Lyceum Labs, Daniel said, is trying to do two things. First, it is trying to figure out practical ways to make our party system more pluralistic and less polarized. There used to be considerable diversity within both the Democratic and the Republican parties, he explained, but this is no longer the case. He thinks that getting back to that world would go a long way toward remedying our current governance dysfunction.

They are also trying to "rethink that good political leadership looks like and to spur people who would likely make good statesmen (and women) to run for office. Right now, the people who run for office mostly do so because they have strong ideological beliefs or are so alarmed by the other side, that they want to run and "beat them."

Whereas, the people who are much less apt to come forward are the people who are not necessarily centrist in the policy sense, but are more pragmatic and problem-solving in their orientation, who see [current] politics as a den of polarization and gridlock and corruption. And this is especially true among rising generations of Americans, millennials and Gen Z’s particularly. There's a lot of great social science on this, too.

They [Lyceum Labs] are working particularly at the state and local level, because they think that there already are more good leaders at that level, and there are opportunities to develop even more. And then those people tend to move on up to the national level. But the national level, Daniel observed, is not ripe for such interventions right now--it is too polarized and very unlikely to change over the short run.

Daniel also stressed the value of broadening our notion of "democracy," because people are defining democracy differently and are talking past each other.

People on the progressive left are, I think, rightly alarmed by what they see as a subset of Republicans, although they tend to paint with a broad brush, undermining some of the most common and sacrosanct institutions of democracy, of which the events of January 6th stirred up by the then sitting president of the United States is exhibit one.  They say, "Whatever it takes, we have to stop that--our democracy is under attack."

I think if you define democracy as strictly about the control of our political and governing institutions, then you can say, "There's one group threatening democracy. It is this leader and this party, and we need to pull out all the stops to confront them."

I view democracy as much more holistic. It involves not simply our government and politics, but our society, our economy. It covers the geography of the country. And it covers our cultural institutions. And I think the blind spot of the social justice people dedicated to social justice and racial justice at institutions and  in the foundation world, in the media world, in the cultural world, and certainly in higher education, is they really have a lock on the commanding heights of that part of our society. And they are shaping and constraining the legitimate realms of discourse within it in ways that are really pernicious for democracy and disrespectful of roughly the two-thirds of the country that isn't college, hyper-educated, and participating in that. And there is a dismissal and a contempt that is not always, but sometimes, and I think increasingly articulated outright in those circles, which is also, I think, a direct assault on our democracy and certainly on the kind of the pluralistic, multi-ethnic democratic patterns that we need to see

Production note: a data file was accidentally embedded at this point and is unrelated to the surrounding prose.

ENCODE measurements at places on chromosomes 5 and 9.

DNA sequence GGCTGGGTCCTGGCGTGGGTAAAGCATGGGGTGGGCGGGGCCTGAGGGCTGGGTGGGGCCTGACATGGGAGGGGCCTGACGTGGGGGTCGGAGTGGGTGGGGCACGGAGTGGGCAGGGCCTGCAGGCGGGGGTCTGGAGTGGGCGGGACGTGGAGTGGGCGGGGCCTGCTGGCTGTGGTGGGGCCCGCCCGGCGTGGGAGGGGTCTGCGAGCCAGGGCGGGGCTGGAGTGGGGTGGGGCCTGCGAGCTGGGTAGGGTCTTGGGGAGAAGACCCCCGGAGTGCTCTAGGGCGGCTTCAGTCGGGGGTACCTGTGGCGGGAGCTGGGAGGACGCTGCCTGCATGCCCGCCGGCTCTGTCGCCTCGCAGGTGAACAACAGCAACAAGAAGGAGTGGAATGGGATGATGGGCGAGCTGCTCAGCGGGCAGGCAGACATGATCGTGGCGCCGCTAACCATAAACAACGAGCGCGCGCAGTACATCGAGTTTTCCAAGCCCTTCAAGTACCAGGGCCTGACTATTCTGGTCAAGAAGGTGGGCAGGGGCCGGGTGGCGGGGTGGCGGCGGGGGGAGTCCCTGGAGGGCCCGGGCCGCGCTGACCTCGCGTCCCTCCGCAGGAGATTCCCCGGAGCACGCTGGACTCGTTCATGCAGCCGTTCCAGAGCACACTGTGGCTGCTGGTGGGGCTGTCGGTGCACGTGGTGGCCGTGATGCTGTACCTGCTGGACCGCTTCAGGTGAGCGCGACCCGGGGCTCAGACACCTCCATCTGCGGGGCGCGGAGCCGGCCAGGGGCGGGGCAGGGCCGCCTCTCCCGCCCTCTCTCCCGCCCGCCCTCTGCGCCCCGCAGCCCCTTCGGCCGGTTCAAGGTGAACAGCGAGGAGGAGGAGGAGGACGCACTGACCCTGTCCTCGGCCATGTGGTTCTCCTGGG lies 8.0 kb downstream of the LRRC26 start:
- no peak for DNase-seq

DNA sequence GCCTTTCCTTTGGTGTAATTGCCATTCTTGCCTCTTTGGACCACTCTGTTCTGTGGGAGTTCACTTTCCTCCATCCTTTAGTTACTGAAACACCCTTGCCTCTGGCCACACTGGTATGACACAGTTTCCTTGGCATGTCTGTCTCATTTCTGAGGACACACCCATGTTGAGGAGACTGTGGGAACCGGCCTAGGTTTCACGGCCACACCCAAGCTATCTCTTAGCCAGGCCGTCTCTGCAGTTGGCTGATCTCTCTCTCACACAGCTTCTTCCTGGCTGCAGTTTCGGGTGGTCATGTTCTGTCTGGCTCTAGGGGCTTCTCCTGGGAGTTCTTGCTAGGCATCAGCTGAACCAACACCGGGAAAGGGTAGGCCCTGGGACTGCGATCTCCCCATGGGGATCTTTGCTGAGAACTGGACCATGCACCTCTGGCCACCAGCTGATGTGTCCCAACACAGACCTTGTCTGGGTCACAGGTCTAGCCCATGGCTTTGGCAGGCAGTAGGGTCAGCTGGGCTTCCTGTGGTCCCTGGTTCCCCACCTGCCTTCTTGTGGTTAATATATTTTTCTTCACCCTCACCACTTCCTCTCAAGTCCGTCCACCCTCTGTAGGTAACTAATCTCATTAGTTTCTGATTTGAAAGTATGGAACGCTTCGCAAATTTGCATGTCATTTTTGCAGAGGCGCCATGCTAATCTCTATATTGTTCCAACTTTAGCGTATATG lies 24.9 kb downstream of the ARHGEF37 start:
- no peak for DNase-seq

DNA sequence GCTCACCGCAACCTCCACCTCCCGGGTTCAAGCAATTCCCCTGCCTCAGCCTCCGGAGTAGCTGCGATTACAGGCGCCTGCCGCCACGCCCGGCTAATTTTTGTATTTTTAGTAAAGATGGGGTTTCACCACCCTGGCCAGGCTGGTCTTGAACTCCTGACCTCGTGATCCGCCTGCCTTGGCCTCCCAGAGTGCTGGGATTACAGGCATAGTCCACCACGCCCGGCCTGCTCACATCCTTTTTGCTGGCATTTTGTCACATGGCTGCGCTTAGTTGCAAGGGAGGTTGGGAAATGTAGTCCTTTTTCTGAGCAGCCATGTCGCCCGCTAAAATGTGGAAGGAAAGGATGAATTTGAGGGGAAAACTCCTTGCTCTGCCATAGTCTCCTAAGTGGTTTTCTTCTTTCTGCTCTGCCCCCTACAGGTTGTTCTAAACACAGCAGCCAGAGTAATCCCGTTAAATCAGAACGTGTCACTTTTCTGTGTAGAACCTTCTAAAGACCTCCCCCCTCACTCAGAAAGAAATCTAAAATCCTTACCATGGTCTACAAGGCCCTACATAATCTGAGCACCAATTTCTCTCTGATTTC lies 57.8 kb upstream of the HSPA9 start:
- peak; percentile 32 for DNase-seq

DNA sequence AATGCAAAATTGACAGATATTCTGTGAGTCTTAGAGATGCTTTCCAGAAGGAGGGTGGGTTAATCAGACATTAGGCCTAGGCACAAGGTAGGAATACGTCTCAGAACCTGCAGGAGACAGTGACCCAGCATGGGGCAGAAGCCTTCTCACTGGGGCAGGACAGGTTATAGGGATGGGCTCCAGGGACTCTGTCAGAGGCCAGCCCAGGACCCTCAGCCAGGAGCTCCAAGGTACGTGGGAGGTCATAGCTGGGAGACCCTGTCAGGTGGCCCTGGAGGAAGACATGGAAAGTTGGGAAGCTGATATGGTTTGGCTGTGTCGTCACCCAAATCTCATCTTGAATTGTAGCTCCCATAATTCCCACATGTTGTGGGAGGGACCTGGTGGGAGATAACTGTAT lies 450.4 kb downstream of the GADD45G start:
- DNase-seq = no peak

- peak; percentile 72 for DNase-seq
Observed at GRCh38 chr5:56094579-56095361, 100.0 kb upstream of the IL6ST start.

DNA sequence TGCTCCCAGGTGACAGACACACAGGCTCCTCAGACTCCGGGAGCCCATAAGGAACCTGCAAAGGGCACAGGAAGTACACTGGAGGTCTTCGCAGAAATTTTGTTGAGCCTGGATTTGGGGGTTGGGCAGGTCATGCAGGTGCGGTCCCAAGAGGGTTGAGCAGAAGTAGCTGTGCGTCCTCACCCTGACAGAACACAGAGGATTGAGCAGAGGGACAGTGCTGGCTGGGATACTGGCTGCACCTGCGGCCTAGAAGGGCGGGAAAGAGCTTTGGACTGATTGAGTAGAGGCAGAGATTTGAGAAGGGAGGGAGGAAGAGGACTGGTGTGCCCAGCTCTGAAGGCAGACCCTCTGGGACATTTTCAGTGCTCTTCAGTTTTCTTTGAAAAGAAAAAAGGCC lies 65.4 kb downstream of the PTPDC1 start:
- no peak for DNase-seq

So, I think I see the point in logic about the alarm bells being expressed on each side. I continue to think there is potential to reclaim, to both recognize and see the considerable common ground that exists. But I understand the forces that are working to undermine it. So, I'm kind of an ally with you in trying to hold space for something other than these intemperate and completely unpluralistic attempts to render the other side into submission. But that is a growing problem.

As Always, There's Much More!

We also talked about what philanthropy can and cannot do in this space, and the debate over whether philanthropy should be pluralistic (and honor pluralism as opposed to one side or the other) or not. We talked about the importance of local news, and how it needs to be reinvigorated if we are to reinvigorate democracy at the local level. Daniel shared information about other notable organizations (on both the right and the left) which are doing good work on democracy,  And we talked about what are the norms and practices that define democracy and how they differ in homogeneous and heterogeneous countries.  It was a wonderful conversation—I encourage our readers to watch it or read it in full!